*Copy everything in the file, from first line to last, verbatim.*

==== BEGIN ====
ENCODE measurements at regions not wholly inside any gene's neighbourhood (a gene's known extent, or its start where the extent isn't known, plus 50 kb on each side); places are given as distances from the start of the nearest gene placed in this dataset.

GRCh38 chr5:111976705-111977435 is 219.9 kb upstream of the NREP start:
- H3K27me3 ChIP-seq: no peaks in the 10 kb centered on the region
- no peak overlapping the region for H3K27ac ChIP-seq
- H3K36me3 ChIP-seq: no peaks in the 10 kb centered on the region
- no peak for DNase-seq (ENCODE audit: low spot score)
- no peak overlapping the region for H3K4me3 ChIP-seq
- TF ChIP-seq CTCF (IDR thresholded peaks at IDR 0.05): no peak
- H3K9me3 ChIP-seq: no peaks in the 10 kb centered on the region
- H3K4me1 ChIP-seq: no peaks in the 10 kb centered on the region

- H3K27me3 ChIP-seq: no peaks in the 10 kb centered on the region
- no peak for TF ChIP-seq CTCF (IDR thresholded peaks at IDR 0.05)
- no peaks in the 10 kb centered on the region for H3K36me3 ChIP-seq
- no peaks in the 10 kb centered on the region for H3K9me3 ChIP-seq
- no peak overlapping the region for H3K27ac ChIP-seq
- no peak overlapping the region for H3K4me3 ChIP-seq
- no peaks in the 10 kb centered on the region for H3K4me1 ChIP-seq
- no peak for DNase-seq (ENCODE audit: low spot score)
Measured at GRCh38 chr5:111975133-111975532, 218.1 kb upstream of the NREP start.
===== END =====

ENCODE measurements at regions not wholly inside any gene's neighbourhood (a gene's known extent, or its start where the extent isn't known, plus 50 kb on each side); places are given as distances from the start of the nearest gene placed in this dataset.

GRCh38 chr5:111976705-111977435 is 219.9 kb upstream of the NREP start:
- H3K27me3 ChIP-seq: no peaks in the 10 kb centered on the region
- no peak overlapping the region for H3K27ac ChIP-seq
- H3K36me3 ChIP-seq: no peaks in the 10 kb centered on the region
- no peak for DNase-seq (ENCODE audit: low spot score)
- no peak overlapping the region for H3K4me3 ChIP-seq
- TF ChIP-seq CTCF (IDR thresholded peaks at IDR 0.05): no peak
- H3K9me3 ChIP-seq: no peaks in the 10 kb centered on the region
- H3K4me1 ChIP-seq: no peaks in the 10 kb centered on the region

- H3K27me3 ChIP-seq: no peaks in the 10 kb centered on the region
- no peak for TF ChIP-seq CTCF (IDR thresholded peaks at IDR 0.05)
- no peaks in the 10 kb centered on the region for H3K36me3 ChIP-seq
- no peaks in the 10 kb centered on the region for H3K9me3 ChIP-seq
- no peak overlapping the region for H3K27ac ChIP-seq
- no peak overlapping the region for H3K4me3 ChIP-seq
- no peaks in the 10 kb centered on the region for H3K4me1 ChIP-seq
- no peak for DNase-seq (ENCODE audit: low spot score)
Measured at GRCh38 chr5:111975133-111975532, 218.1 kb upstream of the NREP start.